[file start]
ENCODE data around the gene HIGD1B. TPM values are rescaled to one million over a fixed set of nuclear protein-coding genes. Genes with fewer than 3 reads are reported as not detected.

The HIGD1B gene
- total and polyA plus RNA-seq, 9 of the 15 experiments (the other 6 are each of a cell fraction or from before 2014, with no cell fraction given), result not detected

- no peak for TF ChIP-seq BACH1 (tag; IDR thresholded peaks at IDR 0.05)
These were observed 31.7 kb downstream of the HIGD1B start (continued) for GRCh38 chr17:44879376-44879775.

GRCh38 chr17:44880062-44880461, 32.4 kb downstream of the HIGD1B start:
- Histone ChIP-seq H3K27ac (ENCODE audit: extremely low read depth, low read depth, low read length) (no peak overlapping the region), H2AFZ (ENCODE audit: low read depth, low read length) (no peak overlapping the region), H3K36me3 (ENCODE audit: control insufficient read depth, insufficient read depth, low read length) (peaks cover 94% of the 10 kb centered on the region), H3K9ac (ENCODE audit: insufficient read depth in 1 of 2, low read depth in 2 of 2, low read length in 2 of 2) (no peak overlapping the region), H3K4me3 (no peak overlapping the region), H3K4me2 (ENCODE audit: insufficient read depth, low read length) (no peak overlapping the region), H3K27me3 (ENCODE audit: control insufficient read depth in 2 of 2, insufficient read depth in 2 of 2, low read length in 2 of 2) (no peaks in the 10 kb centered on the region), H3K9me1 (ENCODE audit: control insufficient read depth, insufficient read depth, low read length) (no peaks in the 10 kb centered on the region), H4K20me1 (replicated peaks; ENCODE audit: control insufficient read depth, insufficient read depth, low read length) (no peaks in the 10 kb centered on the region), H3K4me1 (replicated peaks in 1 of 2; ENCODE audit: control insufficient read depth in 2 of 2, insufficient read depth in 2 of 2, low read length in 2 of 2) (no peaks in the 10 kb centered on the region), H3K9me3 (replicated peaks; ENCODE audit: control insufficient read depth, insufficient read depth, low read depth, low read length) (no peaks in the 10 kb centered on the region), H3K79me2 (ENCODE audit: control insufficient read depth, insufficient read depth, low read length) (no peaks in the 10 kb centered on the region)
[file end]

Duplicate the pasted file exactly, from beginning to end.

ENCODE data around the gene HIGD1B. TPM values are rescaled to one million over a fixed set of nuclear protein-coding genes. Genes with fewer than 3 reads are reported as not detected.

The HIGD1B gene
- total and polyA plus RNA-seq, 9 of the 15 experiments (the other 6 are each of a cell fraction or from before 2014, with no cell fraction given), result not detected

- no peak for TF ChIP-seq BACH1 (tag; IDR thresholded peaks at IDR 0.05)
These were observed 31.7 kb downstream of the HIGD1B start (continued) for GRCh38 chr17:44879376-44879775.

GRCh38 chr17:44880062-44880461, 32.4 kb downstream of the HIGD1B start:
- Histone ChIP-seq H3K27ac (ENCODE audit: extremely low read depth, low read depth, low read length) (no peak overlapping the region), H2AFZ (ENCODE audit: low read depth, low read length) (no peak overlapping the region), H3K36me3 (ENCODE audit: control insufficient read depth, insufficient read depth, low read length) (peaks cover 94% of the 10 kb centered on the region), H3K9ac (ENCODE audit: insufficient read depth in 1 of 2, low read depth in 2 of 2, low read length in 2 of 2) (no peak overlapping the region), H3K4me3 (no peak overlapping the region), H3K4me2 (ENCODE audit: insufficient read depth, low read length) (no peak overlapping the region), H3K27me3 (ENCODE audit: control insufficient read depth in 2 of 2, insufficient read depth in 2 of 2, low read length in 2 of 2) (no peaks in the 10 kb centered on the region), H3K9me1 (ENCODE audit: control insufficient read depth, insufficient read depth, low read length) (no peaks in the 10 kb centered on the region), H4K20me1 (replicated peaks; ENCODE audit: control insufficient read depth, insufficient read depth, low read length) (no peaks in the 10 kb centered on the region), H3K4me1 (replicated peaks in 1 of 2; ENCODE audit: control insufficient read depth in 2 of 2, insufficient read depth in 2 of 2, low read length in 2 of 2) (no peaks in the 10 kb centered on the region), H3K9me3 (replicated peaks; ENCODE audit: control insufficient read depth, insufficient read depth, low read depth, low read length) (no peaks in the 10 kb centered on the region), H3K79me2 (ENCODE audit: control insufficient read depth, insufficient read depth, low read length) (no peaks in the 10 kb centered on the region)